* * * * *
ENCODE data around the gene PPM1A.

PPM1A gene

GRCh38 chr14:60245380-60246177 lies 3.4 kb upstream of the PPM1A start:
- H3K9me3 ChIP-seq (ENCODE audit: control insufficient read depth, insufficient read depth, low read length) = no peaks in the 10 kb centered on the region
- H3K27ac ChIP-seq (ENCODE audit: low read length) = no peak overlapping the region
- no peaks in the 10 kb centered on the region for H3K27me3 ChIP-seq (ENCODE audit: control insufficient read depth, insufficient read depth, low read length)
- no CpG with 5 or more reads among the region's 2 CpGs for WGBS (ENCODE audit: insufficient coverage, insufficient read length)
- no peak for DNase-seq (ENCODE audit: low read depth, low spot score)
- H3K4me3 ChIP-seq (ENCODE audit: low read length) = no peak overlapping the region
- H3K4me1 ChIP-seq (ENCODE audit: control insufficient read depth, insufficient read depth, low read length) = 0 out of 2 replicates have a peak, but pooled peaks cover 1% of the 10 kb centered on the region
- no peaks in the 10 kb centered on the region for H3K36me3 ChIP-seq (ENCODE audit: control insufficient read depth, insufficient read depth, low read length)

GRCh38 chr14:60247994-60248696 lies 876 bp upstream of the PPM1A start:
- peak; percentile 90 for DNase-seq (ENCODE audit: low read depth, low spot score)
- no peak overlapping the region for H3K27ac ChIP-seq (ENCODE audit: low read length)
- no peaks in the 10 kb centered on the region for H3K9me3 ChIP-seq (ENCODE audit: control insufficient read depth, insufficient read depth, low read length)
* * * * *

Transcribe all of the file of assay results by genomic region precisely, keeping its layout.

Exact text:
ENCODE data around the gene PPM1A.

PPM1A gene

GRCh38 chr14:60245380-60246177 lies 3.4 kb upstream of the PPM1A start:
- H3K9me3 ChIP-seq (ENCODE audit: control insufficient read depth, insufficient read depth, low read length) = no peaks in the 10 kb centered on the region
- H3K27ac ChIP-seq (ENCODE audit: low read length) = no peak overlapping the region
- no peaks in the 10 kb centered on the region for H3K27me3 ChIP-seq (ENCODE audit: control insufficient read depth, insufficient read depth, low read length)
- no CpG with 5 or more reads among the region's 2 CpGs for WGBS (ENCODE audit: insufficient coverage, insufficient read length)
- no peak for DNase-seq (ENCODE audit: low read depth, low spot score)
- H3K4me3 ChIP-seq (ENCODE audit: low read length) = no peak overlapping the region
- H3K4me1 ChIP-seq (ENCODE audit: control insufficient read depth, insufficient read depth, low read length) = 0 out of 2 replicates have a peak, but pooled peaks cover 1% of the 10 kb centered on the region
- no peaks in the 10 kb centered on the region for H3K36me3 ChIP-seq (ENCODE audit: control insufficient read depth, insufficient read depth, low read length)

GRCh38 chr14:60247994-60248696 lies 876 bp upstream of the PPM1A start:
- peak; percentile 90 for DNase-seq (ENCODE audit: low read depth, low spot score)
- no peak overlapping the region for H3K27ac ChIP-seq (ENCODE audit: low read length)
- no peaks in the 10 kb centered on the region for H3K9me3 ChIP-seq (ENCODE audit: control insufficient read depth, insufficient read depth, low read length)